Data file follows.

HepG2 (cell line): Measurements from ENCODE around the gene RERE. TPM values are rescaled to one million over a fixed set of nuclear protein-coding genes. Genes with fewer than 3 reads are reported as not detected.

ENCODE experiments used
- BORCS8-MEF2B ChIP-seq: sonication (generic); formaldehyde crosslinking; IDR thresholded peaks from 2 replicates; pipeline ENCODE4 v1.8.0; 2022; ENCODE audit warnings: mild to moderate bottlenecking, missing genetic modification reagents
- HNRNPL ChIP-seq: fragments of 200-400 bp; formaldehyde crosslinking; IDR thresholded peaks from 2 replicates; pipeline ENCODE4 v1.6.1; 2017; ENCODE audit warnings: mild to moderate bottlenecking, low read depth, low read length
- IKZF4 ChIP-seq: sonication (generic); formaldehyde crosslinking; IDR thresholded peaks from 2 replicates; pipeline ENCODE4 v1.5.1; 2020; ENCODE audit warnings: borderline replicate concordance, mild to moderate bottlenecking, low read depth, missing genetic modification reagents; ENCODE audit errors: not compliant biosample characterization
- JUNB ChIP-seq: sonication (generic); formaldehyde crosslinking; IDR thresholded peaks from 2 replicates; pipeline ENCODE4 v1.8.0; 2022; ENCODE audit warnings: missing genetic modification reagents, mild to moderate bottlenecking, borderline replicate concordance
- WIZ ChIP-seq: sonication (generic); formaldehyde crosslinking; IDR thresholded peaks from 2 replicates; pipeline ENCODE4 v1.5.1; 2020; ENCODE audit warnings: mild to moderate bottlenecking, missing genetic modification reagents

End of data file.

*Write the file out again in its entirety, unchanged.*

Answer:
HepG2 (cell line): Measurements from ENCODE around the gene RERE. TPM values are rescaled to one million over a fixed set of nuclear protein-coding genes. Genes with fewer than 3 reads are reported as not detected.

ENCODE experiments used
- BORCS8-MEF2B ChIP-seq: sonication (generic); formaldehyde crosslinking; IDR thresholded peaks from 2 replicates; pipeline ENCODE4 v1.8.0; 2022; ENCODE audit warnings: mild to moderate bottlenecking, missing genetic modification reagents
- HNRNPL ChIP-seq: fragments of 200-400 bp; formaldehyde crosslinking; IDR thresholded peaks from 2 replicates; pipeline ENCODE4 v1.6.1; 2017; ENCODE audit warnings: mild to moderate bottlenecking, low read depth, low read length
- IKZF4 ChIP-seq: sonication (generic); formaldehyde crosslinking; IDR thresholded peaks from 2 replicates; pipeline ENCODE4 v1.5.1; 2020; ENCODE audit warnings: borderline replicate concordance, mild to moderate bottlenecking, low read depth, missing genetic modification reagents; ENCODE audit errors: not compliant biosample characterization
- JUNB ChIP-seq: sonication (generic); formaldehyde crosslinking; IDR thresholded peaks from 2 replicates; pipeline ENCODE4 v1.8.0; 2022; ENCODE audit warnings: missing genetic modification reagents, mild to moderate bottlenecking, borderline replicate concordance
- WIZ ChIP-seq: sonication (generic); formaldehyde crosslinking; IDR thresholded peaks from 2 replicates; pipeline ENCODE4 v1.5.1; 2020; ENCODE audit warnings: mild to moderate bottlenecking, missing genetic modification reagents